But on Friday, Woolworths (WOW) should return the emphasis to the positive when it reports its interim result: the market is looking for net profit of $1.361 billion, up about 18% on the first-half performance a year ago.

Other results for the week, with UBS expectations:


  • Atlas Iron (AGO): HY. Net profit $50.4 million, dividend 1 cent.
  • AWE (AWE): HY. Net profit $23.4 million, no dividend.
  • Charter Hall Group (CHC): HY. Net profit $36.8 million, dividend 10.9 cents.
  • Flight Centre Travel Group (FLT): HY. Net profit $101.7 million, dividend 70.9 cents.
  • Growthpoint Properties (GOZ): HY. Net profit $40.7 million, dividend 9.4 cents.
  • IOOF Holdings (IFL): HY. Net profit $58.4 million, dividend 20.6 cents.
  • QBE Insurance Group (QBE): FY. Net loss $275 million, dividend 38.4 cents.
  • Ramsay Health Care (RHC): HY. Net profit $168.2 million, dividend 35 cents.


  • AGL Energy (AGK): HY. Net profit $275.0 million, dividend 30.5 cents.
  • BC Iron (BCI): HY. Net profit $73.0 million, dividend 35 cents.
  • Henderson Group (HGG): FY. Net profit $166.4 million, dividend 15 cents.
  • Infigen Energy (IFN): HY. Net profit $4.9 million, no dividend.
  • Lend Lease (LLC): HY. Net profit $250 million, dividend 21 cents.
  • Sydney Airport (SYD): FY. Net profit $90.1 million, dividend 11.5 cents.
  • Virtus Health (VRT): HY. Net profit $18.0 million, dividend 12.2 cents.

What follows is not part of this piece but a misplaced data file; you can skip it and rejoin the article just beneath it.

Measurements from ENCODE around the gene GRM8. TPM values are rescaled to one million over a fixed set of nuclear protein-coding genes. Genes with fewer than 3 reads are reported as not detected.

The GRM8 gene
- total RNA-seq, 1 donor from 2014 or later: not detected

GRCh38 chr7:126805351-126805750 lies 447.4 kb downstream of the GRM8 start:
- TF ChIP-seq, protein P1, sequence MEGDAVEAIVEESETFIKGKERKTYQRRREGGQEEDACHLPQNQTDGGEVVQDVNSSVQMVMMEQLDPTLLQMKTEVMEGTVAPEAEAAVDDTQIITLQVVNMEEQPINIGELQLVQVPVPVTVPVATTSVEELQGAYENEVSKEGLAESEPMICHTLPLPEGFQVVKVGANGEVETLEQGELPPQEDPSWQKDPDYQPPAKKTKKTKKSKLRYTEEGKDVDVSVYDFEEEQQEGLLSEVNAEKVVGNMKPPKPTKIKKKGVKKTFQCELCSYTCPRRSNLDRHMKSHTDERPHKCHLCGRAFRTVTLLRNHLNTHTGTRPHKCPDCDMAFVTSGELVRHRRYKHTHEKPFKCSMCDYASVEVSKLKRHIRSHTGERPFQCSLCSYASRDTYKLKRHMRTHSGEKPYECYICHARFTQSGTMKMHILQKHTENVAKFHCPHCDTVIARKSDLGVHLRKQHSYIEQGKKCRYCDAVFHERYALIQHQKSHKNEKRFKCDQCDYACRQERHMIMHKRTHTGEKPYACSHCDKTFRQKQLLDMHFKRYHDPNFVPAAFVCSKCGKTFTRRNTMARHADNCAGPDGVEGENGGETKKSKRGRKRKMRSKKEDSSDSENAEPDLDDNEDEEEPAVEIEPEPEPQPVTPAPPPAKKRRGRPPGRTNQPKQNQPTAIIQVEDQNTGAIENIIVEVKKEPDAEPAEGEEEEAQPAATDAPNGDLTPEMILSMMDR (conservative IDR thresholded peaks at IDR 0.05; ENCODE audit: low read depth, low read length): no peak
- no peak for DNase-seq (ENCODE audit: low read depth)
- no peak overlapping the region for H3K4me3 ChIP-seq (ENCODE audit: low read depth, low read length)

• Whitehaven Coal (WHC): HY. Net loss $22.6 million, no dividend.
  • Worley Parsons (WOR): HY. Net profit $99 million, dividend 28 cents.
  • (WTF): HY. Net profit $29.3 million, dividend 12.2 cents.


  • Gindalbie Metals (GBG): HY. Net loss $16.7 million, no dividend.
  • Macquarie Atlas Roads (MQA): FY. Net profit $102.5 million.
  • Perpetual (PPT): HY. Net profit $46.2 million, dividend 90 cents.
  • Qantas (QAN): HY. Net loss $198.2 million, no dividend.


  • Discovery Metals (DML): HY. Net loss $4.4 million, no dividend.
  • Virgin Australia (VAH): HY. Net profit $36.9 million, no dividend.
  • Woolworths (WOW): HY. Net profit $1.361 billion, dividend 67 cents.

Important: This content has been prepared without taking account of the objectives, financial situation or needs of any particular individual. It does not constitute formal advice. Consider the appropriateness of the information in regards to your circumstances.